Krupp Can Wait

Cover Picture

Cover Picture

FIRE ON THE RUNWAY by Mel Bradshaw, Dundurn Toronto
ISBN 978 1459703353 priced at £11.99 for paperback

I was fortunate enough to be invited as the International Guest of Honour at the Bloody Words festival in Toronto this month. It was a huge honour, but more to the point, it was a great joy to cross the pond again and meet up with Canadian authors.
One character I met with while over there was Mel Bradshaw. A very delightful speaker at a panel with me, at which we were ably moderated by Donna Carrick, he fascinated me with his concept of a hard-boiled character after the First World War who, on leaving the army, joins the police in Toronto.
It was a fascinating period. The jazz age, a huge proportion of men who were traumatised after the war, others who were profiting from the prohibition in Toronto, the influx of immigrants that led to fights, turf wars and other disputes. At the same time, there was the terror of the new communist threat. Bolshevism was seen on every side. And Mel had invented a man with all the excitement of a young man in a hard city, but who disliked firearms (not because of any namby-pamby principles, but because a Webley .455 was a damn heavy beast and made a mess of your suit).
I was highly embarrassed after the end of the panel, when Mel presented me with a copy of my latest book for me to sign, so later on, I found a copy of his book … but couldn’t find him to sign it!
Leaving Canada a couple of days later, I had it in my carry-on bag. I didn’t expect to read much of it, because I had a doorstop, which was the history of the Krupp weapons manufacturer. However, because, in my slightly hungover stat (thank you, Ryan!) I managed to leave Krupp in a car, so when I got on the plane, I had less reading material than I would have liked. And first on my list was FIRE ON THE RUNWAY.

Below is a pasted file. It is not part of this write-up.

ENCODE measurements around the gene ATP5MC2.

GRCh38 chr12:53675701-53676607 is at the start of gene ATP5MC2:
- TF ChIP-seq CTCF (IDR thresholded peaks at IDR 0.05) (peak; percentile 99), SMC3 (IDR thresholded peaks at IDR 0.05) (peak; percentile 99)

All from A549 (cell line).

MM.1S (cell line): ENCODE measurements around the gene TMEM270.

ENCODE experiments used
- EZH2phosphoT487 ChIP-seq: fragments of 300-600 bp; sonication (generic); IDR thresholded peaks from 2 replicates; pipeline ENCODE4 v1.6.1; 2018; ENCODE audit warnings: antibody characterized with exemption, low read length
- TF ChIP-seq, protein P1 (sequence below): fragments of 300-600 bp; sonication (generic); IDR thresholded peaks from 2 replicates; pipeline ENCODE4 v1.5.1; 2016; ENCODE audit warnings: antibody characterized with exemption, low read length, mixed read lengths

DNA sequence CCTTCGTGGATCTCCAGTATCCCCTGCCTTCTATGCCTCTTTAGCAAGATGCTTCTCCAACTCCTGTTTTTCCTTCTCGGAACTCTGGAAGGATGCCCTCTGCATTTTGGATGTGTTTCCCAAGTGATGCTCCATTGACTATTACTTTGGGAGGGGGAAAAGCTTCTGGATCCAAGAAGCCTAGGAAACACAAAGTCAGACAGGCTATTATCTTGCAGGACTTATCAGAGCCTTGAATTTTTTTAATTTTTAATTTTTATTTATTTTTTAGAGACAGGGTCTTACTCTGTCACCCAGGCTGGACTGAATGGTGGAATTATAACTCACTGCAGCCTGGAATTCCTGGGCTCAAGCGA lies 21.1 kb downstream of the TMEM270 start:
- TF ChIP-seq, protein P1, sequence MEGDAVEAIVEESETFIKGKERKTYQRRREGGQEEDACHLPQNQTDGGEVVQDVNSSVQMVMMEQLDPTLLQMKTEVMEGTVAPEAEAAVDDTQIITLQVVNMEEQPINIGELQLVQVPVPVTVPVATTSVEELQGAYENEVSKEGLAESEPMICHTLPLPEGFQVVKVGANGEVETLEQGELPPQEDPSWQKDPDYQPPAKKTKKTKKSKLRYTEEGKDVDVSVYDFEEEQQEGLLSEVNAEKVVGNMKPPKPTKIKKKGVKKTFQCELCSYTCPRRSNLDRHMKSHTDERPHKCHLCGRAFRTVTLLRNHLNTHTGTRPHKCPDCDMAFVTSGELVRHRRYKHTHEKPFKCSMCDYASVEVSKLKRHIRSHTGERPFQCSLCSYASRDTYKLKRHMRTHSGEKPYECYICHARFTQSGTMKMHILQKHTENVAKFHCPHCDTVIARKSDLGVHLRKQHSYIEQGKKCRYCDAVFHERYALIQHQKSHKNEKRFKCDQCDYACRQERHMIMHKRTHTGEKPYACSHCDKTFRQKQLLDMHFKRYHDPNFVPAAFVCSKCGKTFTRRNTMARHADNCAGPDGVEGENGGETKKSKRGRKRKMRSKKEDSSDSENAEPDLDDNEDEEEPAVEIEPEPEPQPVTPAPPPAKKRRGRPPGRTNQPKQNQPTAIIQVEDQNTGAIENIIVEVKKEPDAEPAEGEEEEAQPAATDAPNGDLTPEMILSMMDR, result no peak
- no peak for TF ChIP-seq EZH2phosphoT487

It works. There is a common problem with English and Canadian publishing and media, which is that they assume only American writers can hack it. It’s garbage, of course. There are many extremely good writers in Canada, the UK and, dare I say it, in South Africa, Ireland, Australia and all over the world. Yes, some American writers have a superb talent. So do other nationals.
For my money, Mel has a style that is almost Chandleresque. It’s tight writing, with a firm sense of humour underlying a taut storyline. The plot buckets along, even though it’s a tough one, bringing in an eastern European woman, bomb attacks, gun attacks, knife attacks, and all for a series of photos. Mel keeps the story well in line, and managed that brilliant feat of stopping me dead in my tracks with some little details of life in those far-off days in Toronto.
It was a book that kept me transfixed on a long flight and journey home.
Not only do I recommend it, I’m going back to buy the earlier books in the series.
Krupp can wait.

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  1. […] already mentioned the excellent “Fire on the Runway” by Mel Bradshaw and Donald J Hauka’s brilliant “She Demons”. Today […]

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